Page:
What lights up your happy button?

Tim Smith

Tim Smith is an award-winning bestselling author. His books range from romantic mystery/thriller to contemporary erotic romance. He is also a freelance photographer. When he isn't pursuing those two careers he can often be found in The Florida Keys, indulging his passion for parasailing between research and seeking out the perfect Pina Colada.


  1. Lisabet sarai

    Hi, Tim,

    There’s a famous saying, attributed (apparently erroneously) to Abraham Lincoln (https://quoteinvestigator.com/2012/10/20/happy-minds/)

    “Most people are as happy as they make up their minds to be.”

    This sounds like pop psychology, but I believe that it holds a lot of truth. Happiness depends not on what’s happening in your life, but on how you react to those events. And while we can’t necessarily just flip the switch and turn inner misery into instant joy, we can make choices that will push us in the direction of more a more positive perspective. For instance, resolving not to complain is a step anyone can take. Then there is the tried but true approach of turning one’s attention to the blessings in one’s life.

    Another way to amplify your happiness is to notice and acknowledge your feelings at the time. Then remember those feelings later. Happy memories!

    • Rose

      Hi, Lisabet and Tim,

      (Just a quick aside…I expected to see a lot more responses to this questions, but…)

      Anyway, I very much agree with your last paragraph, Lisabet. Just being in a happy moment (no matter how long or short the moment) and experiencing that moment, while acknowledging that *is* a happy moment is so important. Barring a mental illness (like dementia), happy memories don’t fade.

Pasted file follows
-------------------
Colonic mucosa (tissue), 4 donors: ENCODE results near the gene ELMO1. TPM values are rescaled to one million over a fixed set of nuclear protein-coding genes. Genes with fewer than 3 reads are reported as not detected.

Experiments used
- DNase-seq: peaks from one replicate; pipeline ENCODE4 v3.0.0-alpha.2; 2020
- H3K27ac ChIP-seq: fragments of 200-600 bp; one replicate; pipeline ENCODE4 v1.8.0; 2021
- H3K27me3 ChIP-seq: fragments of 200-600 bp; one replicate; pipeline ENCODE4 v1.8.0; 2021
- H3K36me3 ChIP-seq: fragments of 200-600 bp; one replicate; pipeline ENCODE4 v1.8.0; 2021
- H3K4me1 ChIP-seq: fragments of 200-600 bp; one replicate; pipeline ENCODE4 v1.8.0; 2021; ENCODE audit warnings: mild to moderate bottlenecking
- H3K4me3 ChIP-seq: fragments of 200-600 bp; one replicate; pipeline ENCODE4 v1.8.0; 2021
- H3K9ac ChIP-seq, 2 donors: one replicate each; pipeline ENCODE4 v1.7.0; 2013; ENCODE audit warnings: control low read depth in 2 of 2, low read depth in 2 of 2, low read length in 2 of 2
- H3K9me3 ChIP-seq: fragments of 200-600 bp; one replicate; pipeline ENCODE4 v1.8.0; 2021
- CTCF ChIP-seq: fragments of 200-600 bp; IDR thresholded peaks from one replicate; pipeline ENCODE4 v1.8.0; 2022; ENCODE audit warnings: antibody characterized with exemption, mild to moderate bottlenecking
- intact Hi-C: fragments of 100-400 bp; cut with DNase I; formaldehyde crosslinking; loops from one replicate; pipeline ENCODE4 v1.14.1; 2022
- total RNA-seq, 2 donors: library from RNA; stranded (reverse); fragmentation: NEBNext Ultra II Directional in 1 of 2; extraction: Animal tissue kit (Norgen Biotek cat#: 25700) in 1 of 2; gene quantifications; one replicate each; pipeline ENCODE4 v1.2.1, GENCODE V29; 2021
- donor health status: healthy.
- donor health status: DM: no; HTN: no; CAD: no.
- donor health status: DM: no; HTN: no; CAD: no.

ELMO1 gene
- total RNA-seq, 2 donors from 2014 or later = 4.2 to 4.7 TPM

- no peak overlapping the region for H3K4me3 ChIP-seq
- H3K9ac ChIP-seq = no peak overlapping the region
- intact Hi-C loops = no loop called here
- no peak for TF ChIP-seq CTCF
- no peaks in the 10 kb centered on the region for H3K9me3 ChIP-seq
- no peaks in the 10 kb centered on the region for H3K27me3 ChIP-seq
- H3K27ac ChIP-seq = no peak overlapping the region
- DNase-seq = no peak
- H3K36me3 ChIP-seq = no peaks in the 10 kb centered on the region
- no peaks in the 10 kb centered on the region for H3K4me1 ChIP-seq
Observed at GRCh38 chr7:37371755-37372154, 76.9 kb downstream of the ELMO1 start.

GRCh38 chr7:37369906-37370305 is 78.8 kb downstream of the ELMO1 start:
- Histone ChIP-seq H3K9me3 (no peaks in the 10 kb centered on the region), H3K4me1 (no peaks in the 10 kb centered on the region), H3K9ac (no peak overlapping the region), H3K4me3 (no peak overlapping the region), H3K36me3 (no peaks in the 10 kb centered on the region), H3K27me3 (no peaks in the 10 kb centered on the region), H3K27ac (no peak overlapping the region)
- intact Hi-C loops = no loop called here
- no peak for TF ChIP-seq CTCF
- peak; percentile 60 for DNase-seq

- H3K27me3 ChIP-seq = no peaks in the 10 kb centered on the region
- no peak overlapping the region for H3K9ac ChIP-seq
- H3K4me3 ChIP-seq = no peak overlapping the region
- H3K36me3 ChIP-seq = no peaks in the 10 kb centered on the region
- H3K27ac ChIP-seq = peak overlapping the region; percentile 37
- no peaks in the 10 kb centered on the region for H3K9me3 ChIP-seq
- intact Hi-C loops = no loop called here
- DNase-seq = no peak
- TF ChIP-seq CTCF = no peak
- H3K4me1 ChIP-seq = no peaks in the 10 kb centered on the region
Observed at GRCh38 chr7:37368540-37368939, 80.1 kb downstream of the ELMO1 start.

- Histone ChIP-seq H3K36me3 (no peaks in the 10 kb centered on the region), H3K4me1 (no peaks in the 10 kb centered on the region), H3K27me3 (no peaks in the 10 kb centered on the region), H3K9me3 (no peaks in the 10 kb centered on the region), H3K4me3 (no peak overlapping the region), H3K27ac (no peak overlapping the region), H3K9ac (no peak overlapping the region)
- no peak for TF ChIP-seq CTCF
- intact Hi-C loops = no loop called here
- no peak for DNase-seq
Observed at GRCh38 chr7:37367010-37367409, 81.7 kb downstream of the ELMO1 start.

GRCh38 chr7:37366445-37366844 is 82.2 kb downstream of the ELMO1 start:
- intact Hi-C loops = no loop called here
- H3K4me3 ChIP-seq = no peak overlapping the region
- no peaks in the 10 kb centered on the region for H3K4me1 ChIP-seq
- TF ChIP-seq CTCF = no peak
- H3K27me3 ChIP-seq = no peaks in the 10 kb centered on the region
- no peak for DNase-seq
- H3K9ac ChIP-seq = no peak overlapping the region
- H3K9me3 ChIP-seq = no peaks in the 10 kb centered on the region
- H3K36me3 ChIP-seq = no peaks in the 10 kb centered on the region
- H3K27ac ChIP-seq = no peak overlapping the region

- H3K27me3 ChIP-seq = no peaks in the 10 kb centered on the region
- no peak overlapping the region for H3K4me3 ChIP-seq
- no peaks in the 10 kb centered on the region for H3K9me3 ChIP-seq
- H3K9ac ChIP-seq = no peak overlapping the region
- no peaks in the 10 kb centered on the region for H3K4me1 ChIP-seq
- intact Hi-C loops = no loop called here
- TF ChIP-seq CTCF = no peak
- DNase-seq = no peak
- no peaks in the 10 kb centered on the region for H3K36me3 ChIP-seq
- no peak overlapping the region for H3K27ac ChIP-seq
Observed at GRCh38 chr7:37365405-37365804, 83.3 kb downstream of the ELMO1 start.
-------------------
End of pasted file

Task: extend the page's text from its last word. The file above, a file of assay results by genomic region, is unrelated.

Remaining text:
I have so many remembered moments (including long, long moments) that still make me grin and feel good…truly happy.

      Some things that now make me happy in the moment (besides the memories) are…
      – playing and being with Jasper…he makes me laugh and feel joy just by him being right in a joyful doggy moment
      – Canada geese flying overhead, honking and making their annual trek south…the constancy of how life just goes on and nothing feels as good as the freedom to fly, however you do it
      – living my way, without drama, knowing that I’m in control of my own life
      – my sister and laughing with her, even in emails (if not in person, which alas, hasn’t happened since Sept/Oct 2019)
      – being here in the woods, surrounded by nature, and *knowing* this is is exactly where I’m supposed to be
      – standing outside on a clear night and seeing the billions of stars in the Milky Way and feeling just how awesome the universe is and that *I* am a bit of that…how cool is that?!
      – being content with what I have, but having the means to buy food I enjoy, and books, read, listen to music, watch my Brit mysteries as many times as I feel like watching them and my favourite movies (repeatedly), going for walks, making art when I’m moved to do so
      – getting a phone call from my dear friend, Glen (who was my high school music teacher and will be 91 in a few weeks), and sharing laughs and serious topics, too, with him (he just called yesterday and I’m still smiling because he made my life so much better over half a century ago and still does
      – knowing just how much I was loved by my late husband…that more than anything *IS* happiness…pure joy.

      Gosh…there are just so many things that make me happy, including reasonably good health, but I think a lot of that happiness is due to feeling *content* with what I have and have had, and not thinking in terms of “I’ll be happy if and/or when…[insert whatever].” Not *wanting* more and more is a good reason to feel happy.

      I think I’m just so lucky and being that lucky I’d have to be very off kilter *NOT* to feel happiness.

      Rose 😉